March 1, 2003
I. General Approach
Muslims in America oppose the Administration’s unilateral preemptive policies because they are undermining American moral leadership in the world, which is needed after 9/11 more than ever in the war against terrorism.
II. Grand Strategy
The best comprehensive or holistic strategy in addressing the threats to America’s interests in the world and to the security and prosperity of Americans at home is to shift from the threat mentality of the Cold War with Communism toward an opportunity mentality designed to bring out the best in the world rather then merely to oppose the worst.
Rabbi Michael Lerner did not use these words but he made the point anyway in his Tikkunmail of February 28, 2003, “Why Can’t We Stop the War: A New Strategy.” He lamented that our reaction to 9/11 focused entirely on the question: “How do we protect ourselves from hidden enemies who are driven by hate and can strike us at any moment and will, unless we wipe out everyone who has had any connection with them.” Instead, Rabbi Lerner says that we should have asked, “What has gone wrong with a world that produces people who are so filled with anger that they are willing to kill themselves to strike a blow at the symbols of American economic and military power.”
The strategy of patriotic Americans should be to avoid and oppose those few radical managers of the peace marches, certainly a small minority of the marchers, who are trying to marshal the anarchic and rejectionist energies of moral people in a campaign against America. Instead, we should call for positive strategies so that America can become the leading force in the world for justice and democracy as part of a common vision for enlightened American self-interests and the interests of all the nations of the world.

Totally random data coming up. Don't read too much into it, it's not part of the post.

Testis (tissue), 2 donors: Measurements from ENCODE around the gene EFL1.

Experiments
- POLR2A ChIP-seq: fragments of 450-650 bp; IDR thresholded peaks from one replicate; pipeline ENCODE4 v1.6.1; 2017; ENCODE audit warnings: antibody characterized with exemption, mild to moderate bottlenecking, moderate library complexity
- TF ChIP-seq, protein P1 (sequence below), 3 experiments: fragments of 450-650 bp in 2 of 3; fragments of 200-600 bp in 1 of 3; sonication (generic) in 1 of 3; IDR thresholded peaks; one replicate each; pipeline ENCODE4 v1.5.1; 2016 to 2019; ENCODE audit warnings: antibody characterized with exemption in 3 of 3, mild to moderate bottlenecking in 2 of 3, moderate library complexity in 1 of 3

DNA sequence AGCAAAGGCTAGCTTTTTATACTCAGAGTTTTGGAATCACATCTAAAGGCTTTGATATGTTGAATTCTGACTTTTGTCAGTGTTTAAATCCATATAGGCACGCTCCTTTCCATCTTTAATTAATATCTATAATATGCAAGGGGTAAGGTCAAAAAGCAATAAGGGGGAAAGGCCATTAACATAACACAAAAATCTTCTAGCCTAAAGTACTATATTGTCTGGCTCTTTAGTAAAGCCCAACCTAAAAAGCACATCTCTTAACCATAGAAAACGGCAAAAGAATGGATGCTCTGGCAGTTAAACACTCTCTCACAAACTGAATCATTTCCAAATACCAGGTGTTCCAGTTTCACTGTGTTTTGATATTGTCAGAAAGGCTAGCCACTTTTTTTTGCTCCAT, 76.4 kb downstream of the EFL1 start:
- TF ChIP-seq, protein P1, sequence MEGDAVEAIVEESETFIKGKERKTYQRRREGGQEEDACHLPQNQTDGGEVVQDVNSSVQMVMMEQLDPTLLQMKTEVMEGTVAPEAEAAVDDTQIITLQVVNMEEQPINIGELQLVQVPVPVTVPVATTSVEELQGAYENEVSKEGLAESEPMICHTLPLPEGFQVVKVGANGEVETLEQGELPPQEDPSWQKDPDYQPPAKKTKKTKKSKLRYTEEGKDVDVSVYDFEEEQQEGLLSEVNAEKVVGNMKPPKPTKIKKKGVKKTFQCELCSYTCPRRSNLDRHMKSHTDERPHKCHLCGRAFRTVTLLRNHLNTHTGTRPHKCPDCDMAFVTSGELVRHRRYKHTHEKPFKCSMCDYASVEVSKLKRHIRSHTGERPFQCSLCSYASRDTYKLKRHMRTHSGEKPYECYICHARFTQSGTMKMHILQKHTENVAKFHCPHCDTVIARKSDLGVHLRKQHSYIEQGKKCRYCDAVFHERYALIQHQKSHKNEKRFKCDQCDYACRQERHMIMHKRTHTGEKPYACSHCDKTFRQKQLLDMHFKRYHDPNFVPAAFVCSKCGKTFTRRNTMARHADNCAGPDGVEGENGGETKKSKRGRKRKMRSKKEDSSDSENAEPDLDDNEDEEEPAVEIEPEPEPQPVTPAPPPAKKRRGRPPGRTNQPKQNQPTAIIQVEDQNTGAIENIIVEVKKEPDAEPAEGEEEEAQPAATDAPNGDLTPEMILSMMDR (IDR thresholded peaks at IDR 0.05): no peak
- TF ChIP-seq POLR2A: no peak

III. Strategic Goals
The art of strategy, as distinct from tactics, is to wage battles in order to win a war, not to win battles. The war in which President Bush says we are now engaged is against terrorism. Our aims should be to counter any threat that Saddam Hussein may pose to his neighbors in ways that will most effectively combat terrorism, and avoid actions against Saddam that will aggravate the terrorist threat. Muslims therefore support the following strategic goals for America:
1) Re-establish trust in American values and good intentions
The major casualty of the current U.S. strategy for unilateral preemption is trust in America?s good intentions, because leadership in bringing the enlightened values of America?s founders to the world scene is possible only if America is seen to be practicing these values both at home and abroad.
2) Rule of law through international institutions
The principal contribution of America to the world is its commitment to the rule of law. This includes commitment to strengthen the international institutions that serve this purpose.
The U.S. government should counter Saddam Hussein in ways that will strengthen, not weaken, the United Nations and various regional organizations. The Administration claims that the failure of the majority in the U. N. Security Council to agree with U.S. policy causes disunity and makes the United Nations irrelevant. We should consider to what extent our insistence that unity requires agreement with U.S. policies causes disunity and makes the United States less effective in countering terrorism and less relevant in the world of the 21st century.